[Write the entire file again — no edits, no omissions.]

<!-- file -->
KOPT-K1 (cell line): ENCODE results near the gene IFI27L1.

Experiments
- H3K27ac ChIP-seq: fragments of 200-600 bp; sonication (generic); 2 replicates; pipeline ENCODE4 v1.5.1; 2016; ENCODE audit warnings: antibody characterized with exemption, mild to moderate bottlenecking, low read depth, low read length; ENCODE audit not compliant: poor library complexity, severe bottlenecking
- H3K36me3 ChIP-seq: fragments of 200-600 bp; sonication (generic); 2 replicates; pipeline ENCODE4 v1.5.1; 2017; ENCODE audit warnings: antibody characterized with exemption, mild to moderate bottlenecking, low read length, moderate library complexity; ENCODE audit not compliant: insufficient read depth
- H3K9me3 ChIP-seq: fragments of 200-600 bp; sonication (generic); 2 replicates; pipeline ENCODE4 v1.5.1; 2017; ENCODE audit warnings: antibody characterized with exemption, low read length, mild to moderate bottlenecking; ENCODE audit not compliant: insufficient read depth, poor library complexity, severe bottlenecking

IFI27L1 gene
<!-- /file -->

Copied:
KOPT-K1 (cell line): ENCODE results near the gene IFI27L1.

Experiments
- H3K27ac ChIP-seq: fragments of 200-600 bp; sonication (generic); 2 replicates; pipeline ENCODE4 v1.5.1; 2016; ENCODE audit warnings: antibody characterized with exemption, mild to moderate bottlenecking, low read depth, low read length; ENCODE audit not compliant: poor library complexity, severe bottlenecking
- H3K36me3 ChIP-seq: fragments of 200-600 bp; sonication (generic); 2 replicates; pipeline ENCODE4 v1.5.1; 2017; ENCODE audit warnings: antibody characterized with exemption, mild to moderate bottlenecking, low read length, moderate library complexity; ENCODE audit not compliant: insufficient read depth
- H3K9me3 ChIP-seq: fragments of 200-600 bp; sonication (generic); 2 replicates; pipeline ENCODE4 v1.5.1; 2017; ENCODE audit warnings: antibody characterized with exemption, low read length, mild to moderate bottlenecking; ENCODE audit not compliant: insufficient read depth, poor library complexity, severe bottlenecking

IFI27L1 gene